Linkage

The state space of a \(2\times 2\times 2\) Rubik’s cube under halfturns turns out to be yet another way of describing the Nauru graph.

French painters inspire new insights into the physics of soap bubbles (\(\mathbb{M}\)): Jennifer Ouelette in Ars Technica on how blowing bubbles through a long narrow air tube affects their size, based on a preprint “Unstable growth of bubbles from a constriction” by Marc Grosjean and Elise Lorenceau.

Good news for teaching faculty in my department (\(\mathbb{M}\)): my friend and colleague Michael Shindler just got tenure, as an associate professor of teaching. Michael is local: he was an undergraduate here before getting a Ph.D. in theoretical computer science with Adam Meyerson at UCLA, and then taught at the University of Southern California before returning to us as an assistant professor of teaching. Whenever I see an exceptionally bright undergraduate asking to take my graduate data structures class, it’s almost always because they were encouraged along the way by Michael.
The “professor of teaching” series is relatively new for us, added about five years ago alongside our “Unit 18” lecturers (named for their union) and replacing our previous “lecturer with security of employment” series. Compared to other regularrank faculty they have a higher teaching load and lower but nonzero research expectations, typically focusing on computer science education. They can also advise doctoral students (and Michael is doing so). Although we have hired some into the more senior ranks, Michael is the first to go through the tenure process. He says that when he recently went to SIGCSE, the question everyone wanted to ask him was: is it true that computer science education specialists can be senate faculty in your department? It is true, and they can get tenure for doing it.

The mysterious dodecahedrons of the Roman empire (\(\mathbb{M}\), via, see also). One plausible theory: they are spool knitting devices for making gloves.

Architecturallystyled photographs of the interior of musical instruments (\(\mathbb{M}\)).

The New York Times has a profile by Siobhan Roberts on the Online Encyclopedia of Integer Sequences, celebrating its 50th anniversary (\(\mathbb{M}\), archived).

In 3d, every polyhedron has a combinatorially equivalent form with rational (or integer) coordinates, but in higher dimensions that isn’t true (\(\mathbb{M}\)). Daniel Bernstein in The Matroid Union examines connections between irrational polytope constructions and matroid theory.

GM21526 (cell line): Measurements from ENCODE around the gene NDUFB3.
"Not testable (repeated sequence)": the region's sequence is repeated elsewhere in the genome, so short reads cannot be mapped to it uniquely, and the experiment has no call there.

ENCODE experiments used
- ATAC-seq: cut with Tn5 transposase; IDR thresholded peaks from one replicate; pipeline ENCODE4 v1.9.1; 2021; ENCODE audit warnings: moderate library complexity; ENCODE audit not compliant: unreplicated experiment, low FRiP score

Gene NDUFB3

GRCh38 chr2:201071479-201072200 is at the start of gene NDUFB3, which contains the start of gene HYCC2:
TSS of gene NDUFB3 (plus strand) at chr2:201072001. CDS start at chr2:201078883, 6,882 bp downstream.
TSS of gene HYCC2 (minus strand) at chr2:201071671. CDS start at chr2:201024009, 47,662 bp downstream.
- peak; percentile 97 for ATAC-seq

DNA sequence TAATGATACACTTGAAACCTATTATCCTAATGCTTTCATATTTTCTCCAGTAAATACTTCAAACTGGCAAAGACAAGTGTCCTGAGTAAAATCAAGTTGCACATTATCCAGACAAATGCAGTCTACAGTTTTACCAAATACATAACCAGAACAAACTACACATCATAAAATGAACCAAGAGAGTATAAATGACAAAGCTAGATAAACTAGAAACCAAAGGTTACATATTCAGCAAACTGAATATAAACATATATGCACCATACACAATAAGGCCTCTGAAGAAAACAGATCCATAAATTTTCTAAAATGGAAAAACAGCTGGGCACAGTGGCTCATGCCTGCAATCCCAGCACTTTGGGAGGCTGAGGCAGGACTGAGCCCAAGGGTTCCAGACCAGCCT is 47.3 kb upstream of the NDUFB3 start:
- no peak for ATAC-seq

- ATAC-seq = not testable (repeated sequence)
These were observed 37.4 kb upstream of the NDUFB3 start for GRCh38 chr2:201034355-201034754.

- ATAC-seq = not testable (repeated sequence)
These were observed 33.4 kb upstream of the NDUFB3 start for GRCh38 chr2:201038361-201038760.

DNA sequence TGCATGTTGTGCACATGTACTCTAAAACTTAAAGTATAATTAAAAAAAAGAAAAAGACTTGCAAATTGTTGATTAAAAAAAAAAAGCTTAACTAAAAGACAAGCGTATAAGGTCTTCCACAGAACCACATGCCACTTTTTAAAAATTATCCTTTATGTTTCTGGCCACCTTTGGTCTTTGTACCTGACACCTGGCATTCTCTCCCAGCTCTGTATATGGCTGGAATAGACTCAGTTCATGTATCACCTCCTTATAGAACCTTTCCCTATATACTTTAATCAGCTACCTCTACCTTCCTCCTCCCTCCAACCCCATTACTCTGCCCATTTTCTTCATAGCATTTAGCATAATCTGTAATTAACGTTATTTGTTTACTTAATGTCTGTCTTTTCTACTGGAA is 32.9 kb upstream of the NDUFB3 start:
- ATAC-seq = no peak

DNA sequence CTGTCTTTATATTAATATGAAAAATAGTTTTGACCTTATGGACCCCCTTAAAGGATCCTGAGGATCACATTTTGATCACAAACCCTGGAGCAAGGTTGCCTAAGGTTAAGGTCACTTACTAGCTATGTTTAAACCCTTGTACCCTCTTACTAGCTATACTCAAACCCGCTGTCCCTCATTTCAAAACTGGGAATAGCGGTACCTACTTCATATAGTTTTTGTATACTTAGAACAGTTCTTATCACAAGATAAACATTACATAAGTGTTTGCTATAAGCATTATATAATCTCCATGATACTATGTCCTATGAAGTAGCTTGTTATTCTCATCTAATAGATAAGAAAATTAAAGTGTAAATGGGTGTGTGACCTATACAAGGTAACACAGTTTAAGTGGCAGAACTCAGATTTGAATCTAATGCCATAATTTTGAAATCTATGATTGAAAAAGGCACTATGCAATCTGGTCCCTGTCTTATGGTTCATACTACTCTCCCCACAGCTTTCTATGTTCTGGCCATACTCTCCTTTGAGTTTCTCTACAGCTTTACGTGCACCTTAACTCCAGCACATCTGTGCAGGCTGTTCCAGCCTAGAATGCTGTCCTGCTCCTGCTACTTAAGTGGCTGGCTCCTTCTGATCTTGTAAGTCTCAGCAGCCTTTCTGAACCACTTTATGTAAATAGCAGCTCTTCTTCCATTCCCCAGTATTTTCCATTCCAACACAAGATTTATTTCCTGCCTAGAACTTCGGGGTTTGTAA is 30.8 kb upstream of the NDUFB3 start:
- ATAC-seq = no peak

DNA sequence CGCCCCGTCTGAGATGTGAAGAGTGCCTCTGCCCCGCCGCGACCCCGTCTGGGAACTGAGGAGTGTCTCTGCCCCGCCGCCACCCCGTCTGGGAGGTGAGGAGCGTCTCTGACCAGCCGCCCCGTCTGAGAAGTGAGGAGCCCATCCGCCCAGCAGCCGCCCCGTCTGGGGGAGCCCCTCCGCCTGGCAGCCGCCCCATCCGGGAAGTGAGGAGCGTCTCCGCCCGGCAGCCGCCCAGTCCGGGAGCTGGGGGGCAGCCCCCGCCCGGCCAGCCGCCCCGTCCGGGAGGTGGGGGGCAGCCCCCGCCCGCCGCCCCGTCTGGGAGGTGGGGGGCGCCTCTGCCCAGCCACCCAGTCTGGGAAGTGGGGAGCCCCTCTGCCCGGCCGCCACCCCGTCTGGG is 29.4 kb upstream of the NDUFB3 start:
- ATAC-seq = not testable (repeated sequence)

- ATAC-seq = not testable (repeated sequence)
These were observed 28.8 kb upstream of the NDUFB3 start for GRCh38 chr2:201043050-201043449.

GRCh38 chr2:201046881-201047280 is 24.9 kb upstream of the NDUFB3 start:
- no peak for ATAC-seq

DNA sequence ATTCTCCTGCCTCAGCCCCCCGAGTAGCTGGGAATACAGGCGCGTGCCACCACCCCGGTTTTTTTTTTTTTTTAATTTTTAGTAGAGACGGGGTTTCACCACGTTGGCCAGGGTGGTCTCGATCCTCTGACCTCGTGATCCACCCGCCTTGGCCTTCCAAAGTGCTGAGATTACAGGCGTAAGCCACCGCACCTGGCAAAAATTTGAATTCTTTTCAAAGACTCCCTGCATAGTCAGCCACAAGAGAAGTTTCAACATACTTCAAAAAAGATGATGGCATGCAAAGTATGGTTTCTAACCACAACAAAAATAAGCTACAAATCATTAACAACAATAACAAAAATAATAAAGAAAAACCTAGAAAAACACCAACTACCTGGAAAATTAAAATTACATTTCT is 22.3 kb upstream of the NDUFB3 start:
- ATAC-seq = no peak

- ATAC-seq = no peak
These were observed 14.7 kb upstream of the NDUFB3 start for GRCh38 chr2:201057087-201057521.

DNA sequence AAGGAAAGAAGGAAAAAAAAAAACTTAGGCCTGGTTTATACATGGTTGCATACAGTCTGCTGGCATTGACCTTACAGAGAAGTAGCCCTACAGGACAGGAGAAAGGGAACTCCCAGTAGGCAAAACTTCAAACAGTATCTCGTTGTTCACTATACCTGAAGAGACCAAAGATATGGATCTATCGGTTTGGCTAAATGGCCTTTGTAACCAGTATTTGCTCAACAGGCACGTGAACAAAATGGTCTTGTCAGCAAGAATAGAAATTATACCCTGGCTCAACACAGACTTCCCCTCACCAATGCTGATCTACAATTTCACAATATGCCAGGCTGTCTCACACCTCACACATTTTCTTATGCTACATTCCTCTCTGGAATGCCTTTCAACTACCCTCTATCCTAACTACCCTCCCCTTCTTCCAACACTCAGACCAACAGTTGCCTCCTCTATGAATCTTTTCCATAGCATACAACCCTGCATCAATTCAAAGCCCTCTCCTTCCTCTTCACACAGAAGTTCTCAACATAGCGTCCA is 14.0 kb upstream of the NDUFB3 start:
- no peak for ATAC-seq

A pseudodeterministic algorithm for finding primes (\(\mathbb{M}\), via), by Lijie Chen, Zhenjian Lu, Igor Carboni Oliveira, Hanlin Ren and Rahul Santhanam. More precisely, this is a randomized algorithm for finding an \(n\)bit prime number that runs in time polynomial in \(n\) and, with high probability, for infinitely many \(n\), outputs the same prime whenever you run it.

The silent (r)evolution of SAT (\(\mathbb{M}\)), new survey in CACM on SATsolvers and their applications, by Johannes K. Fichte, Daniel Le Berre, Markus Hecher, and Stefan Szeider.

Music industry requests Google to censor Wikipedia (\(\mathbb{M}\), via). The Wikipedia article in question: Comparison of YouTube downloaders. It’s not a great example of a highquality Wikipedia article but the precedent of asking for censorship of any mention or discussion of content piracy (beyond going after the pirates themselves) is extremely troubling.

Ethics professor asks “Am I the unethical one?” (\(\mathbb{M}\), via) after setting an online trap for cheating students and catching nearly half his class.

A chiral aperiodic monotile (\(\mathbb{M}\), see also), like the hat (actually, exactly like an equilateral hat) but with no flipping required. It’s called the spectre. New preprint by Smith, Myers, Kaplan, and GoodmanStrauss.

Supposedly practical application and deployment of cuckoo hashing in the TikTok recommendation system (\(\mathbb{M}\), via). For more, see “Monolith: Real time recommendation system with collisionless embedding table”, Liu et al. The cuckoo hashing is what makes this “collisionless”, and is used to map sparse feature data to something more dense.

Interesting “nearmiss” of two integer sequences (\(\mathbb{M}\)): OEIS A000240, counting permutations with one fixed point, and OEIS A182390, generated by a recurrence involving XOR. The rencontres numbers (the first sequence) also have a similar recurrence, but with \(\pm\) in place of \(\oplus\), and some binaryrepresentation coincidence causes them to be equal for surprisingly many terms.